Methadone patients lined up outside the Opioid Treatment Centre the day after Downtown Pharmacy closed May 7 weren’t thrilled with how it had all played out.
They expressed frustration to Telegram reporter Andrew Robinson about not receiving advance notice that the drug store’s licence would be revoked.
They felt let down by the pharmacist who had left the business and they weren’t happy about the wait to receive their dosage.
As well, some felt being in a queue outside a clinic wasn’t fair to those who didn’t want to be publicly identified as a prescription methadone user.
Downtown Pharmacy’s licence was temporarily suspended late May 6 after its pharmacist in-charge stepped down. The drug store has since reopened.
As reported in The Weekend Telegram, ensuring clients could receive methadone May 7 put considerable pressure on management and staff.
Insight into the challenges was gained from a recent access to information request.
NDP MHA Gerry Rogers thinks the pharmacy closure threw already over-burdened services and programs for a loop and into crisis.
“(I remember) speaking to some people who work in this area (and them) saying what a scramble it was, and they scrambled, they really had to work hard,” says the MHA for St. John’s Centre. “They really had to skate to respond to the needs. It was tough, and it continues to be tough.”
She says staff at the opioid centre “really were fantastic” in dealing with the situation.
According to Rogers, the drug store’s sudden closure also challenged methadone patients. She says transportation to Pleasantville as well as the dispensing hours at the clinic — 2:30 p.m. to 7:30 p.m. — were inconveniences.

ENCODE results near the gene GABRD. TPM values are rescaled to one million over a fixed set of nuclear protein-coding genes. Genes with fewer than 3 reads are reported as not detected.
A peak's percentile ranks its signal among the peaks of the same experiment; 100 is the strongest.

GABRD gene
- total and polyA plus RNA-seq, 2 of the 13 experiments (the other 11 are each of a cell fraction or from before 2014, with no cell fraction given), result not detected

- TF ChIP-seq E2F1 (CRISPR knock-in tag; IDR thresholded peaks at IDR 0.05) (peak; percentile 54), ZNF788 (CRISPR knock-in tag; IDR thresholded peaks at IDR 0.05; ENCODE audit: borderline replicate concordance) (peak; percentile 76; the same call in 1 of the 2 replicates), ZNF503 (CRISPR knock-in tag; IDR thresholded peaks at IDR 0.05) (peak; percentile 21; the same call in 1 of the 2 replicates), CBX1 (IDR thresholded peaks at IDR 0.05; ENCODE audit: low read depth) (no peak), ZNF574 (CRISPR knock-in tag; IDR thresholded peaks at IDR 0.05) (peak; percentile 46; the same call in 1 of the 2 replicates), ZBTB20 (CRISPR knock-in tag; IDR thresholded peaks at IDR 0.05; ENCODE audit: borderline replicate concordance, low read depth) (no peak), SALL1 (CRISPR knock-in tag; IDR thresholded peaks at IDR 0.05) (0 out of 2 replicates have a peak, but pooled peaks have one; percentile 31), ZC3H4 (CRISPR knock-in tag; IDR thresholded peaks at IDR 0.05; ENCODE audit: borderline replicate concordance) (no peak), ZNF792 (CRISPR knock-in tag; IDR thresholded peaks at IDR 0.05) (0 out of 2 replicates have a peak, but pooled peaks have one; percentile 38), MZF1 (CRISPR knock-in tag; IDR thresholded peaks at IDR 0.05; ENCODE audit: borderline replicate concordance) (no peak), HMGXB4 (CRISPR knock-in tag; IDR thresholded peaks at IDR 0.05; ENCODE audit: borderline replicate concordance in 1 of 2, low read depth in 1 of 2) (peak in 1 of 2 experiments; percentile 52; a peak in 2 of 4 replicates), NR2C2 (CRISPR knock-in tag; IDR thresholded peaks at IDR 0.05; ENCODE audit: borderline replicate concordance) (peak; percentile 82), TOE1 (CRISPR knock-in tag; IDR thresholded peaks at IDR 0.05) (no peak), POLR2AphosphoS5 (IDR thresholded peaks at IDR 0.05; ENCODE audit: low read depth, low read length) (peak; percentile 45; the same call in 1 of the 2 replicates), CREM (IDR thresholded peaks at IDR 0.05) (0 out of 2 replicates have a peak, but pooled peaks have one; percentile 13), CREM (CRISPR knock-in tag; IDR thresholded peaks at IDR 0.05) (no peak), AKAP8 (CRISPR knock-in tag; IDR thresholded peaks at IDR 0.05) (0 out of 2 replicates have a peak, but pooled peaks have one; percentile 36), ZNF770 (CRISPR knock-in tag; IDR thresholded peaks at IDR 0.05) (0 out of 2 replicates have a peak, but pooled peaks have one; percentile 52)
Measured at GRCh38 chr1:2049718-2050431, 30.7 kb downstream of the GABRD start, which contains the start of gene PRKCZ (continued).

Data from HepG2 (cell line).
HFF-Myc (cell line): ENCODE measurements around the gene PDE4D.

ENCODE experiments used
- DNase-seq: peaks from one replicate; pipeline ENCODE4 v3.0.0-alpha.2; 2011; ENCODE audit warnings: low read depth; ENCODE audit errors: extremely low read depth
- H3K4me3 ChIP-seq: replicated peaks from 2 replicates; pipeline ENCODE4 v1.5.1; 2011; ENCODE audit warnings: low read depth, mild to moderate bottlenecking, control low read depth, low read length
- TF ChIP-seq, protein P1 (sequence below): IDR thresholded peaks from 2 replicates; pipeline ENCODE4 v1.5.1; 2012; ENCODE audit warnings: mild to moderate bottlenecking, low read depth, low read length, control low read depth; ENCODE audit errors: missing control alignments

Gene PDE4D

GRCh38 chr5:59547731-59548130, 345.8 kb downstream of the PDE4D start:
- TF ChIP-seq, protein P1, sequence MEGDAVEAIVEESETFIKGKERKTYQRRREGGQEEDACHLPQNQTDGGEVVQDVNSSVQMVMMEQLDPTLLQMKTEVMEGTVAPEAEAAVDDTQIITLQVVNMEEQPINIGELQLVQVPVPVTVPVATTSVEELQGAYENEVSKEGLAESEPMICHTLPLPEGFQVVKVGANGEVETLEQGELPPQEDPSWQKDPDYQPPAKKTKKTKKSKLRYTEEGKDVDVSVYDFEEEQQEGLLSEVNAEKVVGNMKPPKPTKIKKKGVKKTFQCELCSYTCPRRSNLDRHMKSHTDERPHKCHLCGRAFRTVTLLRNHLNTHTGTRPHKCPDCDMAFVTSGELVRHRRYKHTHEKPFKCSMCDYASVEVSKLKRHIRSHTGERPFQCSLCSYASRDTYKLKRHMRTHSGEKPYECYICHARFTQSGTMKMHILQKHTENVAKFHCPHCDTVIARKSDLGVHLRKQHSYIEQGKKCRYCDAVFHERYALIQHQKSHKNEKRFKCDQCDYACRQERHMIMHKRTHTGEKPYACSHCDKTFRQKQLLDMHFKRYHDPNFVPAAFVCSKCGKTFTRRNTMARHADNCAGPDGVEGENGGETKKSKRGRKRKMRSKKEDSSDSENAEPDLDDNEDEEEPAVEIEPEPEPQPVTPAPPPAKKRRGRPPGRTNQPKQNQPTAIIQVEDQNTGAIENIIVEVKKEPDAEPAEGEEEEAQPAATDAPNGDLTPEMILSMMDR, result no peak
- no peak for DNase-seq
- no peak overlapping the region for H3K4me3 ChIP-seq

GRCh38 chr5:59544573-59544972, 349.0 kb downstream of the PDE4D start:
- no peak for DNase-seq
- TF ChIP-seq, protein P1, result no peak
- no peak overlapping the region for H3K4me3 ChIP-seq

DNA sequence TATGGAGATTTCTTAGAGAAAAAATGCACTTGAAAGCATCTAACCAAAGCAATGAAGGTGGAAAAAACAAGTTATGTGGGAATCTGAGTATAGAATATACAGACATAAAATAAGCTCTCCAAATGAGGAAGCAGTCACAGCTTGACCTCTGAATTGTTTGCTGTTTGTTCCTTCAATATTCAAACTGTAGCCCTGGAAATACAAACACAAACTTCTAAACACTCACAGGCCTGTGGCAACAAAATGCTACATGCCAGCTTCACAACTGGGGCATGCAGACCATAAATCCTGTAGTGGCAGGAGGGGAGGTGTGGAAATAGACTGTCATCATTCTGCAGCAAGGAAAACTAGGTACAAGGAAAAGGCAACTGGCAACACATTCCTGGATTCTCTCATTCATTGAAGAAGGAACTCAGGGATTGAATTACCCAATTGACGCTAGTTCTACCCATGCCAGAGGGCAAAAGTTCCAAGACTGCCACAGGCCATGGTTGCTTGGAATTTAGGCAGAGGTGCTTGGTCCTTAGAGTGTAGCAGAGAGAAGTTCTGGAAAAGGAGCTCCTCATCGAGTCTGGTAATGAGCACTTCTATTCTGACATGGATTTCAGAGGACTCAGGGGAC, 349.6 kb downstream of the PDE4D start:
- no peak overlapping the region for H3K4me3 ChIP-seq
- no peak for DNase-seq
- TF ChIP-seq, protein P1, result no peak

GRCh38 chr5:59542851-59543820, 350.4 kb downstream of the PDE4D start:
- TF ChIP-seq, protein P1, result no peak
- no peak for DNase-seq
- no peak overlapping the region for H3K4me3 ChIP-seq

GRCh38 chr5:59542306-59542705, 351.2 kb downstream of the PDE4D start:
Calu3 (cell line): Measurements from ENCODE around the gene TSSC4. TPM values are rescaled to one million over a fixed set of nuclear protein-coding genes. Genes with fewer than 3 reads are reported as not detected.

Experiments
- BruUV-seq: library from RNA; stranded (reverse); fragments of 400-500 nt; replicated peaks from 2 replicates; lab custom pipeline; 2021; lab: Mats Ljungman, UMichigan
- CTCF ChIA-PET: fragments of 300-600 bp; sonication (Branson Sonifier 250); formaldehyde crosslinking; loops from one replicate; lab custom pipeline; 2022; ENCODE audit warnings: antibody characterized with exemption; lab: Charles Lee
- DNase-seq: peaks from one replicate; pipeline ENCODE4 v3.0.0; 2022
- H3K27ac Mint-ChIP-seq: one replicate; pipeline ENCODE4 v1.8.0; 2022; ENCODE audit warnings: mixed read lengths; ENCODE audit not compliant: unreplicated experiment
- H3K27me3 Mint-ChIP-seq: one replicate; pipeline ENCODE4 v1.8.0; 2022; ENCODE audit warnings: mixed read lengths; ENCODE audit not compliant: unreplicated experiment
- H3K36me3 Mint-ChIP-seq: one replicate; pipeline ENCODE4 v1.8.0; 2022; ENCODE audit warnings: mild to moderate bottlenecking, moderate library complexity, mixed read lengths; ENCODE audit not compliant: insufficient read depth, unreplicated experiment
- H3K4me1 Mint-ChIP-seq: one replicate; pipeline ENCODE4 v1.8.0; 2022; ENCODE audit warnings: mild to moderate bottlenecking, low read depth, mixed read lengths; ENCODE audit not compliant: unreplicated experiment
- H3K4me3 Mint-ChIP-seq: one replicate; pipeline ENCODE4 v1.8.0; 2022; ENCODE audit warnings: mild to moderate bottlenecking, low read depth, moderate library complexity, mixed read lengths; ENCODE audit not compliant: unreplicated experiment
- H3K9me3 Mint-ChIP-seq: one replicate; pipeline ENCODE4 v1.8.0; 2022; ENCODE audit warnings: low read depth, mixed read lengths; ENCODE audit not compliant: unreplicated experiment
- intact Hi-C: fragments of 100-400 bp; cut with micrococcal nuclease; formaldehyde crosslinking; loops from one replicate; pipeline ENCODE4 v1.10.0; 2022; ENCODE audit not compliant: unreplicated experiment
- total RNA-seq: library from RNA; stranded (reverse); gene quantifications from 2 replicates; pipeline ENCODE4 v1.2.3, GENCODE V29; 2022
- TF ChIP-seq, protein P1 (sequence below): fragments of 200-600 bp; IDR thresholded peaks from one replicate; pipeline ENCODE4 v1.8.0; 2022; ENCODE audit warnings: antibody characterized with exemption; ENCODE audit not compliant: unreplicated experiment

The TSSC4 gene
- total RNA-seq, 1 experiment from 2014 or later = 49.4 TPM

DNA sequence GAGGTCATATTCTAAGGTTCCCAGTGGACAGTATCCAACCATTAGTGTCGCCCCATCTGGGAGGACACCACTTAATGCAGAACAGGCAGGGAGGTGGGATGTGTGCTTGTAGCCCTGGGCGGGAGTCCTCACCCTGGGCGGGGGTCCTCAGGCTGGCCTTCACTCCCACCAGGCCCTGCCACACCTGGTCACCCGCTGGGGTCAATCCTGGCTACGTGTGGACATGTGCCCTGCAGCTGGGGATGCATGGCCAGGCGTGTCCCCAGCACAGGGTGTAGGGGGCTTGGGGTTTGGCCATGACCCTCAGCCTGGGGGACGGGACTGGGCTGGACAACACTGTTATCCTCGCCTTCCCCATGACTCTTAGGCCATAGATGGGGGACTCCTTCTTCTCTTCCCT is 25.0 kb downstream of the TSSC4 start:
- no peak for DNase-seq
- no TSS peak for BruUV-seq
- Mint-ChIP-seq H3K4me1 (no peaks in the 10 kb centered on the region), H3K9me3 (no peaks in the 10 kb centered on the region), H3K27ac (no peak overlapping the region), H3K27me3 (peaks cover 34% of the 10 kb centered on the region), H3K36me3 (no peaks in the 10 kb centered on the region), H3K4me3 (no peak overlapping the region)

“If they didn’t have cars, getting out to Pleasantville made the day very difficult for people. Also, the impact it had on people who were working because of the hours of the program. It meant maybe missing time at work because they had to get their methadone.”
Rogers says while there have been improvements to addictions services in recent years, there remains a need for more resources.
What took place when the Downtown Pharmacy closed is proof, she suggests.
Health Minister Susan Sullivan doesn’t agree.
“I think everybody responded very quickly to this situation once it was identified,” she says. “We put plans in place very quickly to bring things together to do what we ought to do, which was ensure services for clients were really being addressed out there. So considering the limited time frame to make arrangements (and), notifying clients, etcetera, I thought the execution of the plan went very smoothly.”
Sullivan is also satisfied with government’s recent investments in mental health and addictions — $29 million over the past three years.
The minister says her department learned from its response to the Downtown Pharmacy closure.
The lessons gained, or reinforced, on her list are working with stakeholders, identifying variables, delegating resources, and strong communication as well as being able to be flexible and forward thinking.
Kim Baldwin, the Eastern Health manager most prominent in the documents obtained by The Telegram, was out of the office and unavailable for comment.
However, a spokeswoman provided an emailed statement saying the health authority was “very pleased” with its handling of the Downtown Pharmacy closure.
It states that Eastern Health was committed to continue dispensing methadone to impacted clients until each had been successfully relocated.
That was done without any negative impact to the opioid centre’s regular services, the statement notes.
“Eastern Health is very grateful for its staff’s commitment and dedication during this period, and will use the experience gained from this incident as guidance, should a future incident occur.”